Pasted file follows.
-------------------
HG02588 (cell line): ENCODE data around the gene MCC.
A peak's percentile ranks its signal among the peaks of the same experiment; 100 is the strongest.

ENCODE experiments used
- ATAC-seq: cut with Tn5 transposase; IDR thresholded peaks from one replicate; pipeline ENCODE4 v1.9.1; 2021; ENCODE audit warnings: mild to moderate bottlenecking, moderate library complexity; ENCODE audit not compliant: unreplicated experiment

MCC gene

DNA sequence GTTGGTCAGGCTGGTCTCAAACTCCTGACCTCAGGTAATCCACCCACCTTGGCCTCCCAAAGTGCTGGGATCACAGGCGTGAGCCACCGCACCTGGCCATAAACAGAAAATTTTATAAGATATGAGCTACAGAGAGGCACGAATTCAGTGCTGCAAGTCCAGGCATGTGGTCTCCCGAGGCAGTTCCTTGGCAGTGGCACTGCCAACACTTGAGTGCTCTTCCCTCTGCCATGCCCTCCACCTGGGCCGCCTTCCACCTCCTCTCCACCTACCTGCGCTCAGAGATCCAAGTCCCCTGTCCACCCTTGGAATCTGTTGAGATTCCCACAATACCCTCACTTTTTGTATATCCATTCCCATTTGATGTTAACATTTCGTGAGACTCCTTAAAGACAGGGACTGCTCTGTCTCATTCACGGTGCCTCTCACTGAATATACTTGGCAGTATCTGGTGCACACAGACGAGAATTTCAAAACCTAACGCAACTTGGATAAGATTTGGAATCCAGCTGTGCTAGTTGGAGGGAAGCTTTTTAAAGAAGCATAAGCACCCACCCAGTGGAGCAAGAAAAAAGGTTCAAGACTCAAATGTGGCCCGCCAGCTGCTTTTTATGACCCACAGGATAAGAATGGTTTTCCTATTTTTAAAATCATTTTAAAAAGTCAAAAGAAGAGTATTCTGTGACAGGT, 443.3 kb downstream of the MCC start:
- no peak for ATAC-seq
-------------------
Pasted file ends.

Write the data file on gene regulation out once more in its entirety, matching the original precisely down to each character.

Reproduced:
HG02588 (cell line): ENCODE data around the gene MCC.
A peak's percentile ranks its signal among the peaks of the same experiment; 100 is the strongest.

ENCODE experiments used
- ATAC-seq: cut with Tn5 transposase; IDR thresholded peaks from one replicate; pipeline ENCODE4 v1.9.1; 2021; ENCODE audit warnings: mild to moderate bottlenecking, moderate library complexity; ENCODE audit not compliant: unreplicated experiment

MCC gene

DNA sequence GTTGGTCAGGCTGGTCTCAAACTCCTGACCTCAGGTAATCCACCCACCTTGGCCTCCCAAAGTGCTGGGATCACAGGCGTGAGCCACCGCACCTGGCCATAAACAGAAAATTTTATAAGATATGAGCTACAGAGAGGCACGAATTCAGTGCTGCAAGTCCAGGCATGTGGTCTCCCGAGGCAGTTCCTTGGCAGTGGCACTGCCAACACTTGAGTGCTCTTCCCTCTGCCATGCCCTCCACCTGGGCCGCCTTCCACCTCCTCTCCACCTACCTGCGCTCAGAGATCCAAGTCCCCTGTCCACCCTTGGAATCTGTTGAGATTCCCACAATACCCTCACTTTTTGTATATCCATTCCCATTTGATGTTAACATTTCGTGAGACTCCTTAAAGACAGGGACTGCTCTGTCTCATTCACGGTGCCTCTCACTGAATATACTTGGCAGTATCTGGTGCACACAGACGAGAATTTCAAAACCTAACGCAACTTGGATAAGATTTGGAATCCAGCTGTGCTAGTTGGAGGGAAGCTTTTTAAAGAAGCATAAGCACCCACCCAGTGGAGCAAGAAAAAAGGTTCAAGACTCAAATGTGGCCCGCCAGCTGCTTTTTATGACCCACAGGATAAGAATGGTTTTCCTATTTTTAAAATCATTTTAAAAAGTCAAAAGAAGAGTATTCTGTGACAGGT, 443.3 kb downstream of the MCC start:
- no peak for ATAC-seq